Wednesday, September 3, 2008

Diane Ravitch on How Dems Match Republicans on School Reform

Dems say

Diane Ravitch began a new season on her blog with some points on how Dems are aping the elephants on ed reform.

We used to see a partisan divide about the big issues in education policy. The Democratic party advocated more funding for disadvantaged students and policies that promoted equity. The Republican party advocated choice, privatization, merit pay, and accountability, and criticized the teachers’ unions as the main obstacles to reform.

In this election cycle, that familiar divide has changed dramatically. The Republicans still advocate choice, privatization, merit pay, and accountability and are still critical of the teachers’ unions. But now there is a significant movement within the Democratic party that advocates the same positions as the Republicans.

The “reforms” of the Klein-Sharpton-Rhee group are not at all new. They attack the teachers’ union, bash teachers, demand merit pay, promote charter schools and private management, and laud testing, lots more testing. They love NCLB, and they want it toughened. At bottom, they would like to see the public school system of the United States run like a business, with employees hired and fired at will. They are ready to privatize and outsource whatever they can, trusting private managers to succeed where the public sector (with themselves as leaders) has failed.

Read it all at Bridging Differences, her dialogue with Debbie Meier here.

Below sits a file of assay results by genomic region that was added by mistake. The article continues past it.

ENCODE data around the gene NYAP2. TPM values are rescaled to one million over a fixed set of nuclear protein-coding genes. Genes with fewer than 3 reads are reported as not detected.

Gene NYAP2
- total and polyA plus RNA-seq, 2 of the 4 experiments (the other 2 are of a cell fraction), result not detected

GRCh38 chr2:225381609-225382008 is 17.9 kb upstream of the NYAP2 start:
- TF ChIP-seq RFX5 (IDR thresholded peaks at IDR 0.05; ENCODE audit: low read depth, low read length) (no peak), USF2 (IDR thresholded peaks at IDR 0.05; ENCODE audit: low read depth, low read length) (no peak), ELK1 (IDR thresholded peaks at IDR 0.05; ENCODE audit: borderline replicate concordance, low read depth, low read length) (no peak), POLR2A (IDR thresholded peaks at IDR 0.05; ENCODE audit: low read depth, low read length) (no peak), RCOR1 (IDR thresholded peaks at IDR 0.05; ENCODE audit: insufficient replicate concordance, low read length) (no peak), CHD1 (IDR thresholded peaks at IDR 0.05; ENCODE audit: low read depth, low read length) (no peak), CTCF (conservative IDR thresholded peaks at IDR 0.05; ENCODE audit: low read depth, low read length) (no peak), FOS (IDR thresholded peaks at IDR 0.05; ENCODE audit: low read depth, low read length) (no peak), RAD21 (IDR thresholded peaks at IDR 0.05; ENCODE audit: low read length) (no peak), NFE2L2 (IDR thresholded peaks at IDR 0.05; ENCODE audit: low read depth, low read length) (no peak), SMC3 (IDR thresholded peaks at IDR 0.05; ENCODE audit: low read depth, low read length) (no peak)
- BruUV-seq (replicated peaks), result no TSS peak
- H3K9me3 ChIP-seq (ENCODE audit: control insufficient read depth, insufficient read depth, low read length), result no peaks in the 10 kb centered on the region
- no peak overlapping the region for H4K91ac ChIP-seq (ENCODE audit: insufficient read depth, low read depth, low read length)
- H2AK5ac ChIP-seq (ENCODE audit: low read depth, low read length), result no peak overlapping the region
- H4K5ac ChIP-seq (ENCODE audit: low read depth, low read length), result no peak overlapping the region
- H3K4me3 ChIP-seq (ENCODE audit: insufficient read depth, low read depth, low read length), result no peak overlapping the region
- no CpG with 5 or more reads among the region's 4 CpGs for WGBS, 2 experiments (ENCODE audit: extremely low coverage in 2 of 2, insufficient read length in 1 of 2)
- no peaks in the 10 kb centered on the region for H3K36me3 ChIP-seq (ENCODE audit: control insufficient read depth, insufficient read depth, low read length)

As one of the major players and founders in the standards movement, is Diane playing the role of Dr. Frankenstein as she sees what has become of her monster?

Follow events in Chicago going on right now with a student boycott over a failed schools system. Need I remind you that Mayor Daly is a Dem? That city has had mayoral control and all the "goodies" of the ed reform movement since 1995 - and Paul Vallas to get it all started. He went on to Philly to create a mess and is not running New Orleans. Hate to say we told you so, but we did - starting with pleas to the UFT back in 2001 to resist mayoral control when reports out of Chicago started surfacing compliments of George Schmidt and Substance.

Rather than look at ways to continue mayoral control with checks or independent commissions to evaluate results (a good thing) as all too many critics like Diane seem to line up, better to seek ways to remove education from the control of politicians who, no matter what the controls, will engage in tactics to override them.

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